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# Chapter 2

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This chapter introduce how to develope weaving plan and application to weaving machine.

This chapter introduce how to develope weaving plan and application to weaving machine.

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• 1. CHAPTER TWO: WEAVING PLAN
• 2.
• 3. 2.1 Methods of Weave Representation
• Divided into 2 type:
• Warp overlap
• Weft overlap
• 2 methods of weave representation:
• Linear Method 2. Canvas Method
8 7 6 5 4 3 2 1 1 2 3 4 5 6 7 8
• 4. 2.2 Repeat of Weave and Shift
• The repeat of weave is a complete element of the weave.
• Shift or move is the distance from a painted square on one horizontal space to the corresponding painted square on the next horizontal space
Warp repeat, R x = 5   Weft repeat, R y = 5 S y = Horizontal Shift S x = Vertical Shift   Fundamental weave: 5/2 sateen R x S y 10 9 8 7 6 5 R y 4 3 2 1 2 1 1 2 3 4 5 6 7 8 9 10
• 5. 2.3 Draft
• Technically it shows the sequence of raising and lowering the healdframes or healdshaft, a set called harness for the weave formation.
• The type of weave to be produced depends on the draft.
• The basic data for constructing the draft is the weave.
• The draft is usually shown at the top of the weave diagram.
• Drafts can be classified as follows:
• Straight draft
• Skip draft
• Pointed draft
• Broken draft
• Divided draft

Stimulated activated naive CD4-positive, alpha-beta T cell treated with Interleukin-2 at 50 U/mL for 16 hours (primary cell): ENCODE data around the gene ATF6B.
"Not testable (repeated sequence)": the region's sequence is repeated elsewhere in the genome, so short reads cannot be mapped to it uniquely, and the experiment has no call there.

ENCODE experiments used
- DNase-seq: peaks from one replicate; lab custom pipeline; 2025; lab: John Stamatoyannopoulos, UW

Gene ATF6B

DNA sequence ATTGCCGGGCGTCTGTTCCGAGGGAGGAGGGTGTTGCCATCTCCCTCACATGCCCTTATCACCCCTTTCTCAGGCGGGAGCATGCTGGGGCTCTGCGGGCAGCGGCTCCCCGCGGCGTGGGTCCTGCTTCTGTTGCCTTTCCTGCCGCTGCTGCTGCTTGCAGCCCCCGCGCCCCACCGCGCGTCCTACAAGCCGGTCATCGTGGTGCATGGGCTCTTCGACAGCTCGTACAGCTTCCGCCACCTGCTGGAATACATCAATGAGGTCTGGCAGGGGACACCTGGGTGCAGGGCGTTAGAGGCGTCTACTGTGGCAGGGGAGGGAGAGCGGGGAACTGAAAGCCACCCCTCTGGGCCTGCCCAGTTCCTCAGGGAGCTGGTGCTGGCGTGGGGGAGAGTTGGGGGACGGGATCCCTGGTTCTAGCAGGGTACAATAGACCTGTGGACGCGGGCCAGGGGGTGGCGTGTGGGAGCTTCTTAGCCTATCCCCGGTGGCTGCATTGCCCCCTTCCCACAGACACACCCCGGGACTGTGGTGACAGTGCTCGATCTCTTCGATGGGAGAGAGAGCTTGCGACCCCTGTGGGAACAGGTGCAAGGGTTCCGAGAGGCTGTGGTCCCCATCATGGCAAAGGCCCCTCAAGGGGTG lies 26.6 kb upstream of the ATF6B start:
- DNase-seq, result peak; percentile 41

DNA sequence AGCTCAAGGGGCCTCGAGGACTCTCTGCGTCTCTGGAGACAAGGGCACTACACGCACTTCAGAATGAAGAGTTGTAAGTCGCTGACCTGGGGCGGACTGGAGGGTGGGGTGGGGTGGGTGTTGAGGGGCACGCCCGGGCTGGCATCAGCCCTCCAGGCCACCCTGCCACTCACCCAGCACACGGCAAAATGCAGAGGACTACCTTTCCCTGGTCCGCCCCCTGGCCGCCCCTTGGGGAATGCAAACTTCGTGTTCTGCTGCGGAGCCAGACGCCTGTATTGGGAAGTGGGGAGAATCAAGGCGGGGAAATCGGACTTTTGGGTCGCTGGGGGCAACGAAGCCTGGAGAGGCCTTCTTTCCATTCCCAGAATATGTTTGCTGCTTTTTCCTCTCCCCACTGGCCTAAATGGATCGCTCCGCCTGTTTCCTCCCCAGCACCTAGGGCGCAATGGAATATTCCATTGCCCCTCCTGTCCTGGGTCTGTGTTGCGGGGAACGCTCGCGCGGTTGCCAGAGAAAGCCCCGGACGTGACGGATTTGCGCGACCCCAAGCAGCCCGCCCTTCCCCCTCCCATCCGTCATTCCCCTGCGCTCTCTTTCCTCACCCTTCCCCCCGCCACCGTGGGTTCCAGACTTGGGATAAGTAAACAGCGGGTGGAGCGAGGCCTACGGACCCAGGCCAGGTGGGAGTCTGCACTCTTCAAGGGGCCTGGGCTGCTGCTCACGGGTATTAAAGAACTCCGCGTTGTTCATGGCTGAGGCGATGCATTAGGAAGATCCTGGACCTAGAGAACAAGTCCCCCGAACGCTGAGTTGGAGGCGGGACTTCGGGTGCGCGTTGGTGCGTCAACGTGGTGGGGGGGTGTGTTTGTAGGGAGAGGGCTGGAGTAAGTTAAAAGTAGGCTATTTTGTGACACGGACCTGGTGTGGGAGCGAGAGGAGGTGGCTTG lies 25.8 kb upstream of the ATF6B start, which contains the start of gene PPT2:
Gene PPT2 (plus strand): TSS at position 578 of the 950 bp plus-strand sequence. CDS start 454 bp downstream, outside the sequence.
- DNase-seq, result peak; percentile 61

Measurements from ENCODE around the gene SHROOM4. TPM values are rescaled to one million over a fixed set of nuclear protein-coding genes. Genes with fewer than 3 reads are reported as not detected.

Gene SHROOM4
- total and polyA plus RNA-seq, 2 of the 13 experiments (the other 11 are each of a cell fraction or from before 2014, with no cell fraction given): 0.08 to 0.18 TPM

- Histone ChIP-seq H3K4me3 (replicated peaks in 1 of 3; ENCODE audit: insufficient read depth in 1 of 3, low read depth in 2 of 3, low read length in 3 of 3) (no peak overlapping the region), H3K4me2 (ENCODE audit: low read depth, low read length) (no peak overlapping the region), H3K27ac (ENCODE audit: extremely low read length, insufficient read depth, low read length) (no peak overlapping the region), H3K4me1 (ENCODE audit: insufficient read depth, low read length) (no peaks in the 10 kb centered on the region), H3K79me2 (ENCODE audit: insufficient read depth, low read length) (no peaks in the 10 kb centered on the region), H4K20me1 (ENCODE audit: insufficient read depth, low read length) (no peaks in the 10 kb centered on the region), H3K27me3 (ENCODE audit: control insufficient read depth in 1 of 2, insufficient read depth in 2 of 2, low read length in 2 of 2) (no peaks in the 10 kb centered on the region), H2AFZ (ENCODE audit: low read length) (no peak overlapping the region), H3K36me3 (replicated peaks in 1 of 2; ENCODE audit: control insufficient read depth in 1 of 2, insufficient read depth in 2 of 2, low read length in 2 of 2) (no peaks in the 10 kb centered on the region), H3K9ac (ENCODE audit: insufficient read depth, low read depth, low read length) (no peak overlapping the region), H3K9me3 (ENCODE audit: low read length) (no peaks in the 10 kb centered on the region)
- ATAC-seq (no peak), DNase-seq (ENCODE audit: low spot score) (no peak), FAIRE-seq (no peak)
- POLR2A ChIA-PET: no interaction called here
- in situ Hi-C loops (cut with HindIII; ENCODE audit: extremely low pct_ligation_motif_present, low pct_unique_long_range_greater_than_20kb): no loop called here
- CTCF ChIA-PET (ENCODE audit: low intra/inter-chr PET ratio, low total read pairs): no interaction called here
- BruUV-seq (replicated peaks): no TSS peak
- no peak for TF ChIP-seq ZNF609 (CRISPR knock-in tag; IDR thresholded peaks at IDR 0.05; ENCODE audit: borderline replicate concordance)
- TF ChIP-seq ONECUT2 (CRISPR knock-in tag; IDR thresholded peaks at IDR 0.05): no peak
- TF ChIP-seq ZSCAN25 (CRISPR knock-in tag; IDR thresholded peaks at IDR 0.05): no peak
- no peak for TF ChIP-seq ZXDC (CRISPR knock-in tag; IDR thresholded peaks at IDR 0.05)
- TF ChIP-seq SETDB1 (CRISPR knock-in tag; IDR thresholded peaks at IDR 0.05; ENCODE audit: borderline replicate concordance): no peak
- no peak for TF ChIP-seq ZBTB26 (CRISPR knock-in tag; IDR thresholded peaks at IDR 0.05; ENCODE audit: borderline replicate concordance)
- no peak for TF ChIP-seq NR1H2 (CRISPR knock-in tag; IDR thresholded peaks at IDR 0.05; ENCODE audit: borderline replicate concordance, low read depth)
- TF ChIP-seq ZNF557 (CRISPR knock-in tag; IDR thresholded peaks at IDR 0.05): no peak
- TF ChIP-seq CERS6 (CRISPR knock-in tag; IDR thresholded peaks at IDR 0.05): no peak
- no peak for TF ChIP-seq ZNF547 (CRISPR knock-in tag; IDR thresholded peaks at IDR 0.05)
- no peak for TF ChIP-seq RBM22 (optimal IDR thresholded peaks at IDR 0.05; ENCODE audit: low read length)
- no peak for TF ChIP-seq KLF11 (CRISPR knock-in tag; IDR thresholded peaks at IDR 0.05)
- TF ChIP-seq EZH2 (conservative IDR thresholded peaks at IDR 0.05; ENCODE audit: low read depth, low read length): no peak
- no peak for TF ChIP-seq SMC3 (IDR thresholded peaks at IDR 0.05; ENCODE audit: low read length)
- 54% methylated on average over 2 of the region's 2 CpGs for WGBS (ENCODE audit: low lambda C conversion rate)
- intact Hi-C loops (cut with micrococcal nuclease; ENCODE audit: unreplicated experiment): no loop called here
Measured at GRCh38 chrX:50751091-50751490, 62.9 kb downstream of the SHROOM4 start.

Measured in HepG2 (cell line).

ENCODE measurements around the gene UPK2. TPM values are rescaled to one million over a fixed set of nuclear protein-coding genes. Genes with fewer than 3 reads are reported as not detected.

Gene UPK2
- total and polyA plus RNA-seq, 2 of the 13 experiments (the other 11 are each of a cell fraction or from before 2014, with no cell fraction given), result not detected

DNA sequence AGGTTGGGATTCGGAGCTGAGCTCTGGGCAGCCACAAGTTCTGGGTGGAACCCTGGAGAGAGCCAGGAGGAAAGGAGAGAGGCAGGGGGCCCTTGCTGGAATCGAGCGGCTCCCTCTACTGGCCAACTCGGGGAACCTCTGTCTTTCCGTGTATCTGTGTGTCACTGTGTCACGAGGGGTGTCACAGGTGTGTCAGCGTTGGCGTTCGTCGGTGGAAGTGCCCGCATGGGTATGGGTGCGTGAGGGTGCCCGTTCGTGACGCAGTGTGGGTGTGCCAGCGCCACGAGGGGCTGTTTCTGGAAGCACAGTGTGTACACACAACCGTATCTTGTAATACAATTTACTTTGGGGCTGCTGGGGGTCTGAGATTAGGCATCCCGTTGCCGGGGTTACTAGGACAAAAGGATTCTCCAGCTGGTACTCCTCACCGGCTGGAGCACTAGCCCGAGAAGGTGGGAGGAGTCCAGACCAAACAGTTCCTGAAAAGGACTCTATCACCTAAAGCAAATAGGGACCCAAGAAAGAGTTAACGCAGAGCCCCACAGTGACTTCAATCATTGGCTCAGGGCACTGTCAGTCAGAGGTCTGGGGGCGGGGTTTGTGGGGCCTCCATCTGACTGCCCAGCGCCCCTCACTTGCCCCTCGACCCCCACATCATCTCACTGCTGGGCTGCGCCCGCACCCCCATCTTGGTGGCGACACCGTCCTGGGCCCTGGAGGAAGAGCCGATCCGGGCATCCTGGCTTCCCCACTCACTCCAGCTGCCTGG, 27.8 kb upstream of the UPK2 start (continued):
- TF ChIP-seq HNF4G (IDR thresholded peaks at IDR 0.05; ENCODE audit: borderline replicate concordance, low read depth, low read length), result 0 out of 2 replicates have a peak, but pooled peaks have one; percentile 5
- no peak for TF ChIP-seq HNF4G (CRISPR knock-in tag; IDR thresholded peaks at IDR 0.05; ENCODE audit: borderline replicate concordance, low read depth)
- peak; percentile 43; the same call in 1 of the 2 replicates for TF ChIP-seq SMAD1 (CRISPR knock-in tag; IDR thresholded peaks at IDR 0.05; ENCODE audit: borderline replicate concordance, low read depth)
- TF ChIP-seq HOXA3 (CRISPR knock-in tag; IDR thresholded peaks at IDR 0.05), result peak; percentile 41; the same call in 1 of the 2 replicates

• Grouped draft
• Curved draft
• Combined draft
• 6. 2.3.1 Straight draft
• The simplest draft, forms the basis for many drafts.
• Each successive yarn is drawn on successive shaft, the first warp yarn on the first shaft, the second shaft, and so on.
• The number of shafts equals the warp repeat, Draft repeat, R d = Warp repeat, R x = 5 (example above).
• 7. 2.3.2 Skip draft
• Used in weaving the fabrics with a high density of warp threads.
• Possible to use a number of shafts two or more times greater than the warp repeat and than the minimal necessary number of shafts for this weave.
• The density of healds on each shaft decreases, and friction thread against thread, and thread against heald reduces.
• 8. 2.3.3 Pointed draft
• This draft is used in weaving the fabrics with a symmetrical design, when the straight draft cannot be applied because of a large warp repeat.
• The pointed draft can be considered as a combination of straight drafts, constructed first in one direction and then in the other.
• The change of direction takes place on the first and last shafts of the draft, which are the points of reversal.
• These shafts contains only one heald each number of shafts used is about two times less than the warp repeat of the weave: N s = R x /2 + 1.
• A variety of derived twills, and also the diamond designs, which are symmetrical about their vertical and horizontal axes.
• 9. 2.3.4 Broken draft
• This draft can be considered as a modified pointed draft.
• A combination of straight drafts with different directions of constructing.
• The direction is reversed not on the last or the first shaft.
• When the direction is reversed the first threads of the next group is started higher or lower than the last thread of the preceding group.
• This small modification changes considerably the design by breaking the axis of symmetry.
• The broken draft is applied for producing hearringbone twills, diaper designs and some other designs.
• 10. 2.3.5 Divided draft
• This draft is employed for derived weaves, double-warp weaves, two ply weaves, pile weaves, and some others.